At present, the United States is grappling with the intersection of three big issues – the troubled relationship between law enforcement and many of those they police, the generation of a massive digital database that gives the government access to digital information about every facet of our lives in ‘big data’, and the role of new and old media in documenting the relationship between the government and the governed. In response to the information deficits policymakers face in deciphering the truth from conflicting reports from participants in what are often stressful and emotionally volatile situations, many police departments have adopted body-worn video, or “badge cams.” A clear-eyed look at the challenges requires good information, both to support police when they do their incredibly difficult jobs well and to discipline those who fail to meet the high standards we expect of those whose job is to protect and serve. As the technology advances, we can expect the devices to become even better at capturing and storing information and more affordable to issue on a per-officer basis. And we can expect the amount of data generated to grow, along with the desire of multiple parties to reach it. We can also anticipate new features for the hardware, for example autonomous drones or multi-spectrum cameras, and new software that can identify and track facial features, or voices, and perhaps chemical signatures. The challenges that come with this burgeoning technology make further study a priority.
As departments develop systems to create, store and retrieve the data, policymakers must balance the interests of privacy, law enforcement, and good government as they decide who else can access the information and under what conditions. Law enforcement needs reliable and admissible evidence for court. Police departments also need to be able to evaluate and support or discipline employees. Local government and civil rights officials need to provide oversight and accountability. Reporters – broadly defined - need access so that they can report on specific cases and on broader policy issues. And as citizens, we all need to understand what the police do in our name.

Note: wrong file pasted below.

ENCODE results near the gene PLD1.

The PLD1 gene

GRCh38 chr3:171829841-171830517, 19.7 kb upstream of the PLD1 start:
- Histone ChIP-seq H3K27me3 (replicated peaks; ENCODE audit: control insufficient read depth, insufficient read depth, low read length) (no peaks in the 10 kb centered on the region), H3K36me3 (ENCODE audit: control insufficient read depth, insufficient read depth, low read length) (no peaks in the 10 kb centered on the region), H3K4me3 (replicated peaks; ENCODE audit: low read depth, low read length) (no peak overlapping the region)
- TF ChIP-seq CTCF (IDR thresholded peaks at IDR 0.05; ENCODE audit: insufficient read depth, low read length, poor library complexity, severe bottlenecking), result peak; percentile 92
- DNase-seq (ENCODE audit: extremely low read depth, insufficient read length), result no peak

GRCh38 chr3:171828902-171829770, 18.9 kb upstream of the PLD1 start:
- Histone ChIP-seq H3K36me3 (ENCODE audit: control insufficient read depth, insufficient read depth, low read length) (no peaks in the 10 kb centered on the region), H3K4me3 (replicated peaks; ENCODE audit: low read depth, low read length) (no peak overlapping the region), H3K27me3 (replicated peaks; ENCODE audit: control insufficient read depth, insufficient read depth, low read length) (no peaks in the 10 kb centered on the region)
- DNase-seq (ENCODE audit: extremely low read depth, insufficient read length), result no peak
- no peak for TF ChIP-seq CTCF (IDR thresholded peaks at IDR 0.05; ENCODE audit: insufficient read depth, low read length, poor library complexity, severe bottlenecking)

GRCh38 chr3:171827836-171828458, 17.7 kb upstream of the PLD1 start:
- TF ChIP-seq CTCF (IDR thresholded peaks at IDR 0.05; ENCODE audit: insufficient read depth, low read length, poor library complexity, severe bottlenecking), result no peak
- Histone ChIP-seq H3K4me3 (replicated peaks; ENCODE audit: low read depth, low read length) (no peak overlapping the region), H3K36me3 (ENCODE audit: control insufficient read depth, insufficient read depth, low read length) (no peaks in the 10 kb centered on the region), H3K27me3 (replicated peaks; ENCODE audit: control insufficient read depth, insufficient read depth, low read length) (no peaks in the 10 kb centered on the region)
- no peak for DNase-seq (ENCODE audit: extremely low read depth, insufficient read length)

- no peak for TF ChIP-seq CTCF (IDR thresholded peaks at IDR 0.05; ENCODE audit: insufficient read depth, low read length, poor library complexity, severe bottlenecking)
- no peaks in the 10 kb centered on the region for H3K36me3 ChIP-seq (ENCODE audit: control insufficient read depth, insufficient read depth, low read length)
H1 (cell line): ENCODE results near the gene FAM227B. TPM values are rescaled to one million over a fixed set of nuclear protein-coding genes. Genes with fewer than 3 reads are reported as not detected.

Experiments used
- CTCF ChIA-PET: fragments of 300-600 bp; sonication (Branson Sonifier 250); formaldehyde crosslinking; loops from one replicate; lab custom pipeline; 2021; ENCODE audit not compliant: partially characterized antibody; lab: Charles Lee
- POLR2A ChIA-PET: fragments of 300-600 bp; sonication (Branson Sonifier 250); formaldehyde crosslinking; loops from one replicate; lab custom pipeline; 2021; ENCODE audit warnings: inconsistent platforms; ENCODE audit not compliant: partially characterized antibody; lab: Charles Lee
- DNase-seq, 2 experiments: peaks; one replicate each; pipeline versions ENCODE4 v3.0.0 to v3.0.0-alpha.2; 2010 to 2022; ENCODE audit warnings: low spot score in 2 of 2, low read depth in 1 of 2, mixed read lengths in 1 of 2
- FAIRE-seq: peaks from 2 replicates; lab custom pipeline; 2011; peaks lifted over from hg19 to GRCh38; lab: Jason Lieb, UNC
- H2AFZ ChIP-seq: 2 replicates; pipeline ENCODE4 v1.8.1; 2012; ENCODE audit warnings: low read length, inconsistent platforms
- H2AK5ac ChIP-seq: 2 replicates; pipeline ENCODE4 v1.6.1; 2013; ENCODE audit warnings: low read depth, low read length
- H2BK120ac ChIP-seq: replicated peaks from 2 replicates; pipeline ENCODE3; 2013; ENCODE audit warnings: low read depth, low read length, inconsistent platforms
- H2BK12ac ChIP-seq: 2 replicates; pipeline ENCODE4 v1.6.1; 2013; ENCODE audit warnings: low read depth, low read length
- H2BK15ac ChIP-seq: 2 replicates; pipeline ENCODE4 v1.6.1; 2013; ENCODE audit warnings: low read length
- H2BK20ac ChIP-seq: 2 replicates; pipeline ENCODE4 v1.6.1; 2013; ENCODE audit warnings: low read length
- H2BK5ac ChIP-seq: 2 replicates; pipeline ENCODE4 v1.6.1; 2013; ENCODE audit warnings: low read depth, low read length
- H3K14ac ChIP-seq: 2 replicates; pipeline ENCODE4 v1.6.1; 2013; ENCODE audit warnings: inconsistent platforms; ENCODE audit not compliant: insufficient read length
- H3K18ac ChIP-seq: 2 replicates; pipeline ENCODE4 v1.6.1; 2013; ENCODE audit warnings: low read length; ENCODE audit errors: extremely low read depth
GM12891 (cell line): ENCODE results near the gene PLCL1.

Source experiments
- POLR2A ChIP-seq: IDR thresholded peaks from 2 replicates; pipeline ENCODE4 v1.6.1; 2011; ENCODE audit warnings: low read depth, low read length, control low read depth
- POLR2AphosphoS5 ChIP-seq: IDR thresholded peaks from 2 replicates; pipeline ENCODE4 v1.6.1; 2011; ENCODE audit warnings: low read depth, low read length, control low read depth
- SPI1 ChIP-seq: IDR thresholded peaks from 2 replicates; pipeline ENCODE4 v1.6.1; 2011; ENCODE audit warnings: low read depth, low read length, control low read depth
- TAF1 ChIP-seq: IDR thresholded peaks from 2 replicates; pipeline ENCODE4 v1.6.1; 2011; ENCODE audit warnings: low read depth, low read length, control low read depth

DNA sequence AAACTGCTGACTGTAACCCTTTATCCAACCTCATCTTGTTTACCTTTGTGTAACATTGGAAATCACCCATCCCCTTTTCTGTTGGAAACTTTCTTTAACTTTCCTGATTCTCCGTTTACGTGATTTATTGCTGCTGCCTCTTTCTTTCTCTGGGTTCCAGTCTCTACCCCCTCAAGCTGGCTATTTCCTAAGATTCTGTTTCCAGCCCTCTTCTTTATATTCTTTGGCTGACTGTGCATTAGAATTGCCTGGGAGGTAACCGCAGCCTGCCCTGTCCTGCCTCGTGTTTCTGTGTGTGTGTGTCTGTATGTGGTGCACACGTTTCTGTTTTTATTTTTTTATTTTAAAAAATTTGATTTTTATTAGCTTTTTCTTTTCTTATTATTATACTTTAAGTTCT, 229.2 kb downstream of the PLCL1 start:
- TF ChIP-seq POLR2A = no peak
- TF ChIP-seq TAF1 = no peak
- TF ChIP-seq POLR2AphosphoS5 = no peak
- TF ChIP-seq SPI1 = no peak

Policies for the creation and use of body-worn video that address these wide-ranging issues and draw the appropriate balances with full input from all of the stakeholders are thin on the ground. Today, the needs of law enforcement have taken top billing, because police and prosecutors are leading the way as drafters of departmental policies. Legislators and civil rights activists and litigators are only now beginning to grapple with the privacy and access concerns of the press and the public. Some of these questions have been discussed before, but ubiquitous body-worn video is a difference in degree that will become a difference in kind.
What policymakers and stakeholders need is a roadmap for the future that accurately and concisely lays out the choices and tradeoffs inherent in system design. We propose a symposium focused on helping to create just such a roadmap. Authors will be asked to address, inter alia: 1) law enforcement officials and prosecutors and their experiences and needs; 2) members of the press, leveraging the contacts at the UNC center on Media Law and Policy, to talk about their experiences and needs; and, 3) as many stakeholders as possible from across the spectrum to discuss the ways in which the data that body cameras generate can tie back to the larger issues of trust between the public and the police. The symposium would raise the profile of the issue, and create an input point for a wide range of stakeholders from across the political and practical spectrum. It would also be self-consciously designed to create a network of stakeholders who would meet and begin talking to each other. Facilitating these conversations, and ensuring safe spaces for people to talk to rather than past each other would be an important component of this early process. The meetings would generate information, ideas and relationships.
This symposium on the Future of Body-Worn Video that examines the policy and legal issues from a variety of perspectives, including a draft of a model statute covering the generation, storage, access and use of the digital data created by body-worn video. The White Paper would identify best practices from the policies already in place, identify unresolved challenges, and suggest ways to be inclusive and comprehensive in the design of future policies.